At their meeting Tuesday, Central Student Government addressed progress on a range of both long-term issues, like course evaluations, and new ones, such as resource guide for undocumented students.

Executive Communications

During his executive communications, CSG President Cooper Charlton, an LSA senior, said the body is working with faculty on moving forward to release course evaluations to students.

“There is progress being made on course evaluations,” Charlton said. “I’m very pleased with our collaboration with faculty, specifically SACUA. Our representatives are fighting hard for student rights behind closed doors.”

The release of course evaluations has been a hot topic for the assembly since this fall. After an initial move by the University to release the evaluations in October, faculty governance expressed significant concern about the impact of it, ultimately voting to block the release later that month. Before the vote took place, University Provost Martha Pollack said she would be willing to slow down the release process if faculty continued to be opposed to it.

Since then, Charlton said CSG has been working with the administration and the Faculty Senate to let students have access to course evaluation data.

During his remarks, Charlton also praised the fact the University Athletic Department said the prices for football season tickets for Fall 2016 will not increase from the previous season.

“I’m excited to see the athletic department’s commitment to students,” he said. “Specifically around student ticket prices. The prices will not increase from last year, which is a very strong victory for students.”

The executive committee also updated the assembly on its request for an advisory committee to preside over elections to make sure everything goes according to code as CSG’s elections draw nearer.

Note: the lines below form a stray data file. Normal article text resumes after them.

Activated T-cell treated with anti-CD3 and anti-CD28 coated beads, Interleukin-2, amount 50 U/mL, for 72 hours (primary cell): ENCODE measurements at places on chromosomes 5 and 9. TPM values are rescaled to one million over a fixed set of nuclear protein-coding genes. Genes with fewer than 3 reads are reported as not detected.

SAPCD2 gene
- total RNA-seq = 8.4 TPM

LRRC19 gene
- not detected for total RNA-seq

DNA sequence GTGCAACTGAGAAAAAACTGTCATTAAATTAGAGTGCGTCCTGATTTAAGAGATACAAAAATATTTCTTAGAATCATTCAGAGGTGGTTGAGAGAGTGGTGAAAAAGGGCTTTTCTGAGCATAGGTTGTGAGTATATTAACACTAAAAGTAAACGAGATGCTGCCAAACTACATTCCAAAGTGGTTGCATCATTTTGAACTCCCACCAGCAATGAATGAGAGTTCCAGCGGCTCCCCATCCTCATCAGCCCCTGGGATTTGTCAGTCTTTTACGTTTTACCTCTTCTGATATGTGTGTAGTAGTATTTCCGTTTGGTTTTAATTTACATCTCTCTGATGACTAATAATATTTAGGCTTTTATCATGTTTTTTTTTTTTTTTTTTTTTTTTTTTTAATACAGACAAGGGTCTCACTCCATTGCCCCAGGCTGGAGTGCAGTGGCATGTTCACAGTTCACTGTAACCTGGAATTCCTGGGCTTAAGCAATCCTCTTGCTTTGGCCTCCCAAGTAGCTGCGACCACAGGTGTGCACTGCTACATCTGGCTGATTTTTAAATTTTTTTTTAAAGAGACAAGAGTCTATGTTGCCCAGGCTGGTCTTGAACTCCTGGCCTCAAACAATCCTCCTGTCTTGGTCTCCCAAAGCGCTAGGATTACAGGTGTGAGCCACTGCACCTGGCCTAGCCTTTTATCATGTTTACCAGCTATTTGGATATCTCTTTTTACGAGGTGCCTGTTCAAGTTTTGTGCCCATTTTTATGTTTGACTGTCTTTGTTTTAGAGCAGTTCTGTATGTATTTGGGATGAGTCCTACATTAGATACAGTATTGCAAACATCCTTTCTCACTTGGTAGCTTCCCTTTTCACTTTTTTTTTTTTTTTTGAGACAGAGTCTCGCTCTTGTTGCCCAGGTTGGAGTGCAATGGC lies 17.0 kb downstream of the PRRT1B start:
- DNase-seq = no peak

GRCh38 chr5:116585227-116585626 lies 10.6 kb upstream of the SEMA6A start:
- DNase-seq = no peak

CSG counsel Jacob Pearlman, Public Policy sophomore, said that he had hired third-year law student Nick Loukides as the body’s assistant student general counsel to help enforce the election code. According to Pearlman, the position’s task is to file complaints to the University Elections Commission for violations to the election code.

The position holder will be responsible for representing CSG in election violation, and will write amicus briefs, which the body is defining as reports that will be generated for each party detailing the party’s perspective on other election disputes.

The position is new this year, and pays $18 an hour.


CSG voted to support the creation of an “Undocumented Student Resource Guide,” an online database to serve undocumented students and to provide access to information regarding legal and financial resources on and off campus.

According to the resolution, the responsibility for the maintenance of the guide would either fall under the duties of Campus Inclusion Commission chair or to someone else to be appointed to the body at a later date.

Another resolution passed Tuesday night to partner with the Office of Greek Life for a diversity, equity and inclusion symposium to take place on March 28. The resolution states that CSG will co-sponsor the symposium and host Jasmine Rand — the attorney who represented the Trayvon Martin’s family — to speak on the topic of diversity, equity and inclusion on college campuses.


Four LSA representatives were confirmed to the assembly’s legislative branch at Tuesday’s meeting. Freshman Michael Sacchetti, freshman Allison Tuohy, sophomore Dylan Bennett and sophomore Craig Motola were all officially added to the assembly.


Leave a comment

Your email address will not be published. Required fields are marked *